Photographer Anton Polyakov's latest project documents how young people in Transnistria are struggling to establish some form of youth culture.
The United Nations may not formally recognize the country's independence, but 500,000 Transnistrians deserve to be seen.
Located between Moldova and the Ukraine, Transnistria has yet to receive any international acknowledgement that it actually exists. Despite that, it happens to produce some extremely fine—and extremely expensive—brandy.
Moldovan authorities detained 13 suspected members of a paramilitary group accused of plotting to attack the capital and seize control of another city.
Romania, a NATO member, is reversing years of military neglect, spurred by fears that it could end up with front-row seats for a Transnistrian replay of last year's events in Ukraine and Crimea.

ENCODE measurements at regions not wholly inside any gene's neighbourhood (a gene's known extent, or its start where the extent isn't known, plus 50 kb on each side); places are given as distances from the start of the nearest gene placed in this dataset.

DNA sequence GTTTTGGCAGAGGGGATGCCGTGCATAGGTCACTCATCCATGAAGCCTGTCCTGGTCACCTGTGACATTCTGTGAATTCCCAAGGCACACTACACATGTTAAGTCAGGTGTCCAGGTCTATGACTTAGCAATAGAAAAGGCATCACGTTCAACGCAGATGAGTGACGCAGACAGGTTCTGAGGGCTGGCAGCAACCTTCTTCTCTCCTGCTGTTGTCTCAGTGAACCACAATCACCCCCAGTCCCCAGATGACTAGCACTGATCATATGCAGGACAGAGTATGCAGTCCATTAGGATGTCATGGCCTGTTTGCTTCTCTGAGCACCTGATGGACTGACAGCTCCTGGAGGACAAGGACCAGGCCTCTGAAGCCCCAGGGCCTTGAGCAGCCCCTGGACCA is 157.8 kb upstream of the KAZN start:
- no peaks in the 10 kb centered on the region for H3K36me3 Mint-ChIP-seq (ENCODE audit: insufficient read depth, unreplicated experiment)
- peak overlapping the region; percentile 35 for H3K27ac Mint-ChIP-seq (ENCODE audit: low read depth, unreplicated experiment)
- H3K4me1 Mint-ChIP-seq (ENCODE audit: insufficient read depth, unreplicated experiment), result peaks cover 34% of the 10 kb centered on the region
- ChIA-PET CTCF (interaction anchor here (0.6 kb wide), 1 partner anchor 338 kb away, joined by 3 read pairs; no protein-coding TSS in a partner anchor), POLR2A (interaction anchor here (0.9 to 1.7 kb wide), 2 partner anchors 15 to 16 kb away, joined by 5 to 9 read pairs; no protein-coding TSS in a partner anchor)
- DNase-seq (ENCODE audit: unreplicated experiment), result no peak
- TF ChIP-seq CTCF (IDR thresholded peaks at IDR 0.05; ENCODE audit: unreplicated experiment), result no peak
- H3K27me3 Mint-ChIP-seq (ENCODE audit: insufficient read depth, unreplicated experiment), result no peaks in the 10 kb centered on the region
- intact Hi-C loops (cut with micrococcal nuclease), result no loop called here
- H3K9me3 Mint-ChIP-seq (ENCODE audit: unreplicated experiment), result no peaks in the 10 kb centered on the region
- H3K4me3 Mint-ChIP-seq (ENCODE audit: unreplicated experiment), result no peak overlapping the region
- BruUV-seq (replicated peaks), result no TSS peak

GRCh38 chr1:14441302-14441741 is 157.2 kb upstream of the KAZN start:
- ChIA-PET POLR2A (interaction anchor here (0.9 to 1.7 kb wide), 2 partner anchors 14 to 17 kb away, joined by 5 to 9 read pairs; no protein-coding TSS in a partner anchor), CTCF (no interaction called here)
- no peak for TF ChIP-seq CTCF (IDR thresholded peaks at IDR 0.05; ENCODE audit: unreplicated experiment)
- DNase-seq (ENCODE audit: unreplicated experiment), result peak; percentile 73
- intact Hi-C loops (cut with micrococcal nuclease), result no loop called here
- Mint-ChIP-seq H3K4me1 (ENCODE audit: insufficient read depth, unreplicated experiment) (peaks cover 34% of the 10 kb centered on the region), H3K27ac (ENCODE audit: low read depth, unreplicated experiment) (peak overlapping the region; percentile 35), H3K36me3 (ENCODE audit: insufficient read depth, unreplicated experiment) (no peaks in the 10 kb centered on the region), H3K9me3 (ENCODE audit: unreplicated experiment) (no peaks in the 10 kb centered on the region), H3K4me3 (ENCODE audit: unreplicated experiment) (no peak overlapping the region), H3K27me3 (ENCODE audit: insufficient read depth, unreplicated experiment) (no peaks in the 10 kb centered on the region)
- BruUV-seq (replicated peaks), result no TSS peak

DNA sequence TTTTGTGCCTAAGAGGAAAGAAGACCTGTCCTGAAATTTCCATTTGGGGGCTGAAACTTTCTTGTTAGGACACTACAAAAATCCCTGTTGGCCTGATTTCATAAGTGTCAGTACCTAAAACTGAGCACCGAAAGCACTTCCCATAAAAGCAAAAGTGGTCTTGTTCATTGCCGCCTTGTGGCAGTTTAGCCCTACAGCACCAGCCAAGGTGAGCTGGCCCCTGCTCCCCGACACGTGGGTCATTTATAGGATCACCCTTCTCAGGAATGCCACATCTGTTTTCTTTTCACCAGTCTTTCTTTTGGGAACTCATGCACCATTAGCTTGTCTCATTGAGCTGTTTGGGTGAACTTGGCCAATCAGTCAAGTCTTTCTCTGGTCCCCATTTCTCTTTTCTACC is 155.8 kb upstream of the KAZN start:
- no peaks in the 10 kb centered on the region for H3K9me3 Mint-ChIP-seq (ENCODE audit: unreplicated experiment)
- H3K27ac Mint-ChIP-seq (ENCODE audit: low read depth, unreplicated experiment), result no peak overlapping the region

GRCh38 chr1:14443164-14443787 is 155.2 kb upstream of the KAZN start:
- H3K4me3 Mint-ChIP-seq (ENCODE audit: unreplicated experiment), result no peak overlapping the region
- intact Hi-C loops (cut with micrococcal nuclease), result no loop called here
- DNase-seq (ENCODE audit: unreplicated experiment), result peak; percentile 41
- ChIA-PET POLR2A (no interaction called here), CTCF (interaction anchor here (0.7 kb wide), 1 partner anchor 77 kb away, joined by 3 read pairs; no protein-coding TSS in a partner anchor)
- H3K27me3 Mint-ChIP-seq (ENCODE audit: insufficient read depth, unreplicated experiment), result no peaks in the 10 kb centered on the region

Following the disappearance of a billion dollars from three Moldovan banks, protests have spiralled in the country's capital. Russian media is eager to paint the unrest as a Maidan-style revolution.
The military exercise also included threats such as a band of hooligans armed with sticks and drunk wedding guests engaging in local folk dance.
Transnistria is sitting on what’s reputed to be the largest weapons stockpile in Europe — and is essentially a prepositioned Russian army.
The latest arrival from Moscow in war-torn eastern Ukraine joins a group of enactors of policy that come from the very top.
From 1988 to 1994, Armenia and Azerbaijan fought over the terrain in a war that killed up to 30,000 people.
There's speculation that it could be the next Crimea, another victim of Putin's sudden desire to put the Soviet Union back together.